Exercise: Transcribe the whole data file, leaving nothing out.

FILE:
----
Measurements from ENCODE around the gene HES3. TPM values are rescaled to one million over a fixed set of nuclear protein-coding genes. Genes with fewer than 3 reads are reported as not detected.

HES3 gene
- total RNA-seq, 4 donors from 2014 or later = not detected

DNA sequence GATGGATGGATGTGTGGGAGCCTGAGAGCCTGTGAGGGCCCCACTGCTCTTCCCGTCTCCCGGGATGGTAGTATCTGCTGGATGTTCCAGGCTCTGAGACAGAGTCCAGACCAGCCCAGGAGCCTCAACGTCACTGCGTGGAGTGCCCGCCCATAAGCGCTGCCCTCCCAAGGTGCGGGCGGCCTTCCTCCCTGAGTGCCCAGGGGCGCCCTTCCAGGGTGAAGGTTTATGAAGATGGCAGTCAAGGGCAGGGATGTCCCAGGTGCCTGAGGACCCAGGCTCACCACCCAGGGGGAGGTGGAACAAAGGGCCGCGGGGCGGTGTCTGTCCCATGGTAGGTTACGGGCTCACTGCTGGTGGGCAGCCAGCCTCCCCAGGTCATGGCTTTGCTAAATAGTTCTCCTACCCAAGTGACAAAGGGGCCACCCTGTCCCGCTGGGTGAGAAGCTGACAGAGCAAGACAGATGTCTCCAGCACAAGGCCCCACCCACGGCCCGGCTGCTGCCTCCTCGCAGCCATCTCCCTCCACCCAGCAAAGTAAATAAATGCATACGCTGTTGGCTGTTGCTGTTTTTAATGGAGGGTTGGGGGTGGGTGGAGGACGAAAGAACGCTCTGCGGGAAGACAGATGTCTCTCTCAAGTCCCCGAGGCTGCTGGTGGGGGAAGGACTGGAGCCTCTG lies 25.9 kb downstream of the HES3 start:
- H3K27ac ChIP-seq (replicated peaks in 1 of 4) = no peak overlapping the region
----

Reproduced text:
Measurements from ENCODE around the gene HES3. TPM values are rescaled to one million over a fixed set of nuclear protein-coding genes. Genes with fewer than 3 reads are reported as not detected.

HES3 gene
- total RNA-seq, 4 donors from 2014 or later = not detected

DNA sequence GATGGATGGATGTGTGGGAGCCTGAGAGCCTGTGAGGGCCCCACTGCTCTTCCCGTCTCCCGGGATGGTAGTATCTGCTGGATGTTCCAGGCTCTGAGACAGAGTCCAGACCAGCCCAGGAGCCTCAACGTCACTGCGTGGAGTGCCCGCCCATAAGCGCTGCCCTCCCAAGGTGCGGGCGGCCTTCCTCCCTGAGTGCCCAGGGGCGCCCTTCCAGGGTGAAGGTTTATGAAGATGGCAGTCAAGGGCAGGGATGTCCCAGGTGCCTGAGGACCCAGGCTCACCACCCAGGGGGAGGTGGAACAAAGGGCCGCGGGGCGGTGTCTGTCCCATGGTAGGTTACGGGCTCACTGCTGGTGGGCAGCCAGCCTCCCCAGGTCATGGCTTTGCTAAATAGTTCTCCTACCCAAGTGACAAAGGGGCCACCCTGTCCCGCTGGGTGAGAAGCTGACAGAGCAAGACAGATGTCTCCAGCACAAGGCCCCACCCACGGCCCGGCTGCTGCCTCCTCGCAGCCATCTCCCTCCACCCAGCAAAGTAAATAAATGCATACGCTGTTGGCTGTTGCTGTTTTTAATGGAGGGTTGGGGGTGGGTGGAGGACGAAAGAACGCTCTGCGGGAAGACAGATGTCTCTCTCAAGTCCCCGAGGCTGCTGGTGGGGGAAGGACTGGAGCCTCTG lies 25.9 kb downstream of the HES3 start:
- H3K27ac ChIP-seq (replicated peaks in 1 of 4) = no peak overlapping the region